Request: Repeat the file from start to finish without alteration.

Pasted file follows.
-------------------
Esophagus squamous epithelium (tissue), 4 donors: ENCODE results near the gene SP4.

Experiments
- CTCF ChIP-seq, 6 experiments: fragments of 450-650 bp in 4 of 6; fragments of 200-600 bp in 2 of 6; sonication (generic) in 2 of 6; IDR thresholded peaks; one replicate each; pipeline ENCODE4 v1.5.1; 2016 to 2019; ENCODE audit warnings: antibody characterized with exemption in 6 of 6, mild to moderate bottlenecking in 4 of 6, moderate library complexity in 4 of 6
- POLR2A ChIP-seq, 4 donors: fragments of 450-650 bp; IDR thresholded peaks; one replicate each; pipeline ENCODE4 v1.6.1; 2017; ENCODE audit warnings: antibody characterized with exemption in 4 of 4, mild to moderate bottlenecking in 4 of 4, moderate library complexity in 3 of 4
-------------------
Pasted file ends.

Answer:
Esophagus squamous epithelium (tissue), 4 donors: ENCODE results near the gene SP4.

Experiments
- CTCF ChIP-seq, 6 experiments: fragments of 450-650 bp in 4 of 6; fragments of 200-600 bp in 2 of 6; sonication (generic) in 2 of 6; IDR thresholded peaks; one replicate each; pipeline ENCODE4 v1.5.1; 2016 to 2019; ENCODE audit warnings: antibody characterized with exemption in 6 of 6, mild to moderate bottlenecking in 4 of 6, moderate library complexity in 4 of 6
- POLR2A ChIP-seq, 4 donors: fragments of 450-650 bp; IDR thresholded peaks; one replicate each; pipeline ENCODE4 v1.6.1; 2017; ENCODE audit warnings: antibody characterized with exemption in 4 of 4, mild to moderate bottlenecking in 4 of 4, moderate library complexity in 3 of 4